Featured photo by Matty Teague.
Road trips are a great way to see and do what you want at your own pace. Perfect for small groups and even better as a caravanning party, road trips are complete freedom. However, because we drive so often at home, we might forget that overseas, the process of getting on the road is a little different. Here’s a quick travel checklist for your road trip abroad:
Renting a Car
- Many car rental places book up early and cost more if you book at the airport, so, plan ahead (you can’t always just wing it — car rentals do sell out!). Compare several car services using Skyscanner’s “car hire” feature.
- Extra costs usually apply if you’re under 25.
- Many countries offer bargain rental cars (i.e. Wicked in Australia), but you have to book these ahead of time.
Always get insurance.
- Check for damages and report any damages before taking the car out of the lot.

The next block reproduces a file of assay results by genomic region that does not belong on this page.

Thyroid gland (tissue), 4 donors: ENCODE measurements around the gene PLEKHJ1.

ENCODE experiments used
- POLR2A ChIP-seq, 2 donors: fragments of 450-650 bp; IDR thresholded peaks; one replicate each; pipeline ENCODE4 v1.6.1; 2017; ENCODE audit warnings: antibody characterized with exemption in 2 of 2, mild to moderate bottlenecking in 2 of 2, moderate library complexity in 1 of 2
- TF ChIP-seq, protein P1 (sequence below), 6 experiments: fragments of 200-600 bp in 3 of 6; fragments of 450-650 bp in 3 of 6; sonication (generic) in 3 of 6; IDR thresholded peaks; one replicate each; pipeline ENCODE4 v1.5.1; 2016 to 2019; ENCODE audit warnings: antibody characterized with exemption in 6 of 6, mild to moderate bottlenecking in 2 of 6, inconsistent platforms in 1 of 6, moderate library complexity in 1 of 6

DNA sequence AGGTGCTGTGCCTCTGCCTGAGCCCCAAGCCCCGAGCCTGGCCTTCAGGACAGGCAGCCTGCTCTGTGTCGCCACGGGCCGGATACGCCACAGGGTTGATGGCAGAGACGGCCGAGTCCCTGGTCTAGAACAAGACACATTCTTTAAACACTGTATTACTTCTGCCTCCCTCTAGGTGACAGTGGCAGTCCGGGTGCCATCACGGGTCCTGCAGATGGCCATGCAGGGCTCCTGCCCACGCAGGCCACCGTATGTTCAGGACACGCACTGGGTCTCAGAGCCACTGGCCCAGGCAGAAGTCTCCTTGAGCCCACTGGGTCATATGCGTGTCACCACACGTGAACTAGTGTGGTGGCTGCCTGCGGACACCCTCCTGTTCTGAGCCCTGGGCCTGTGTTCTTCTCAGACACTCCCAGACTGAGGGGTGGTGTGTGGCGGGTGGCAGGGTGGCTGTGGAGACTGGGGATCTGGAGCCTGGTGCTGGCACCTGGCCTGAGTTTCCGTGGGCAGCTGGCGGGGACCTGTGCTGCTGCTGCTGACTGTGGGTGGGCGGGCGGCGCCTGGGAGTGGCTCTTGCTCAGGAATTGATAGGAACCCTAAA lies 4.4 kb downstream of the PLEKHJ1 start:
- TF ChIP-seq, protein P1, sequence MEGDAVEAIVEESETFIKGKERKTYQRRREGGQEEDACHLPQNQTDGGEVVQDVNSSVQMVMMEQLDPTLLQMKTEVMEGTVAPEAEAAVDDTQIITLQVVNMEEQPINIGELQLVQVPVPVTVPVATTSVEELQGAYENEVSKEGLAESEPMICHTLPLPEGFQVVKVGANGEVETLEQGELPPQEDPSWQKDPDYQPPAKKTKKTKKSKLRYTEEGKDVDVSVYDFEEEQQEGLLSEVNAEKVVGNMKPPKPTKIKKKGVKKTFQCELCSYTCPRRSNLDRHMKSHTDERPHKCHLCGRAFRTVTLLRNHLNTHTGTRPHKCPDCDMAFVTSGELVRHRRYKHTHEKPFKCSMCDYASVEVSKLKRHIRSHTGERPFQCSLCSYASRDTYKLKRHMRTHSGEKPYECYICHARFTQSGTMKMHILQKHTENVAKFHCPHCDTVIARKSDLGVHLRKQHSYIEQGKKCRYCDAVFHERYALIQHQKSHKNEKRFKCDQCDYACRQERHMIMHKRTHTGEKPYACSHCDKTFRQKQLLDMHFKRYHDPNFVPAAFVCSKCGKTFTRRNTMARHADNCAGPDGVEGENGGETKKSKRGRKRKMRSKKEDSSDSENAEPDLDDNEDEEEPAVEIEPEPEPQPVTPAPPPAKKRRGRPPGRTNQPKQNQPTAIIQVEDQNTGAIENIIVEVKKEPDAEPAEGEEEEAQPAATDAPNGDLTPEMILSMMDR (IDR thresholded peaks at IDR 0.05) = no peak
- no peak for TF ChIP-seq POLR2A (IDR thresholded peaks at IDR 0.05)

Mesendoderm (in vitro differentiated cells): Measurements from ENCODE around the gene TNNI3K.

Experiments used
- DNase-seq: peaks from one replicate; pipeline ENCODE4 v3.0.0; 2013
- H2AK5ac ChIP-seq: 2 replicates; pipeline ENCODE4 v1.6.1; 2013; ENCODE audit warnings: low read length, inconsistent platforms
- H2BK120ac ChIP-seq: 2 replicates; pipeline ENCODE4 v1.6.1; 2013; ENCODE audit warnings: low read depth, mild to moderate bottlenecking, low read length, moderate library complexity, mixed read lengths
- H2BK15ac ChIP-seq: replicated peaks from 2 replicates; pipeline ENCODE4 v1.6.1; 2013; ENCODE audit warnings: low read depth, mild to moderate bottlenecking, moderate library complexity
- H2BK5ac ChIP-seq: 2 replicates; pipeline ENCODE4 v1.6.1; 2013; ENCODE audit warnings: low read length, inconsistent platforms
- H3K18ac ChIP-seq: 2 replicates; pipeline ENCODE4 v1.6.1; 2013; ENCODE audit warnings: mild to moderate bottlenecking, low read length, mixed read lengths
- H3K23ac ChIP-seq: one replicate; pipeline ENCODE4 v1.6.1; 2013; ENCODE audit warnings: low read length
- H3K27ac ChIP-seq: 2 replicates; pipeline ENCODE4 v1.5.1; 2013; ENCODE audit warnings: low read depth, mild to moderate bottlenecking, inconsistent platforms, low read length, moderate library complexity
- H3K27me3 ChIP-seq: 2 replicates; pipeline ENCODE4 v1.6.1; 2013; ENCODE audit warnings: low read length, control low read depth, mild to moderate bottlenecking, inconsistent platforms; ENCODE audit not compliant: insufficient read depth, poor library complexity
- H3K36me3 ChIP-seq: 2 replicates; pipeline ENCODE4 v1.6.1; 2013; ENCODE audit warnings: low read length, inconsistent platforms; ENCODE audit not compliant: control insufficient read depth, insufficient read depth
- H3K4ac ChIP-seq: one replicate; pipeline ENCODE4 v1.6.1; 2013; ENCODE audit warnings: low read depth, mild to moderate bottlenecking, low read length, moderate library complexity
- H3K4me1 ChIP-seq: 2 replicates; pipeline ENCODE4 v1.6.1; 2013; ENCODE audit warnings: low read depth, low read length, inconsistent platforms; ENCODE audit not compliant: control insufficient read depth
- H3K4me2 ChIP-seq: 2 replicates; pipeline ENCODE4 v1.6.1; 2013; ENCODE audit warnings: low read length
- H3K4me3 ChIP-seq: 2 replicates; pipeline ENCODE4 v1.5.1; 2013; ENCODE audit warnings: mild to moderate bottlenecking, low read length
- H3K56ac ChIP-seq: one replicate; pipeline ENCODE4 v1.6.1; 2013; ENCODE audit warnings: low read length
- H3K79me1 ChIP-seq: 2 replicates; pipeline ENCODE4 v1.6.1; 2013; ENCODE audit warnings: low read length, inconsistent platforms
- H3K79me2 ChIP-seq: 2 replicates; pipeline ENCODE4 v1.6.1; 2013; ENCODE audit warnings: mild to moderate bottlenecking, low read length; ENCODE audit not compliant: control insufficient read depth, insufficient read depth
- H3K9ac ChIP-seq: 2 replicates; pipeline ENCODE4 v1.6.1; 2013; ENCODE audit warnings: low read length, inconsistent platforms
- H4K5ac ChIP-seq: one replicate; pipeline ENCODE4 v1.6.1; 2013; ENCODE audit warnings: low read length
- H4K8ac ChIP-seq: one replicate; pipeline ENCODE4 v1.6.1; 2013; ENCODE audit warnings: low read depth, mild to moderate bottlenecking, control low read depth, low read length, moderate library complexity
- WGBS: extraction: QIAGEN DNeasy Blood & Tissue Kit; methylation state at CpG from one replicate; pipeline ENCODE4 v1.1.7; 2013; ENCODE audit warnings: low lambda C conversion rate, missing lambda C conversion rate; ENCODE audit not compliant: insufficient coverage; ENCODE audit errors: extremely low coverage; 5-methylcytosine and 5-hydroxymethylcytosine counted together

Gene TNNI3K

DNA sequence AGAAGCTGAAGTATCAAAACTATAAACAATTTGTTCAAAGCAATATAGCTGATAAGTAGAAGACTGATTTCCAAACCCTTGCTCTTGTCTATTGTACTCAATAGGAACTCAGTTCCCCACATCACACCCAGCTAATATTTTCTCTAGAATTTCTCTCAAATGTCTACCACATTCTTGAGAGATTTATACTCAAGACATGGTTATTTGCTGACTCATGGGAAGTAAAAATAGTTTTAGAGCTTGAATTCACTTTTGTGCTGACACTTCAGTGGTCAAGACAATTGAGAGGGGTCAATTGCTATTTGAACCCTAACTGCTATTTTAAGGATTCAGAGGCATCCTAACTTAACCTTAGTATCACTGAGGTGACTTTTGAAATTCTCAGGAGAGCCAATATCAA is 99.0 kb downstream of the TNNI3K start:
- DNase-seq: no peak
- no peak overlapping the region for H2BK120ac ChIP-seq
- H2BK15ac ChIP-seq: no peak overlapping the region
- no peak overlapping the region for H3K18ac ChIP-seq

- Make sure your seat belts work.
- Is there enough space for everyone’s luggage?
Determine how any parking & speeding tickets will be paid:
Will the driver pay or will your group be splitting the cost? What are the conditions of this agreement?
Pack a car charger for your iPhone.
Confirm your driver’s license is valid overseas.
Instead of renting out navigation, split the cost of a data plan with a phone service provider of the country you are visiting. You can then use Google Maps and Google Translate on your phone.
Check weather conditions as road are often closed due to bad weather.
Check local laws (German Autobahn = No speed limit. You’re welcome).
Make several music playlists, and bring the appropriate wires to hook up your smartphone to the radio. You will get sick of listening to the same music over and over, and you will be disappointed in the lack of radio or service in certain locations.
PLAN your drive time around arriving to catch the sunset!
If possible, avoid driving late into the night in unknown areas – street lights may not be as common as in your hometown.
Fill up the tank!
You may not see as many gas stations as you’d anticipate. You’d be surprised how often the cost of gas or petro is raised in remote areas or near tourist attractions.
Invite friends! Strangers work too :)
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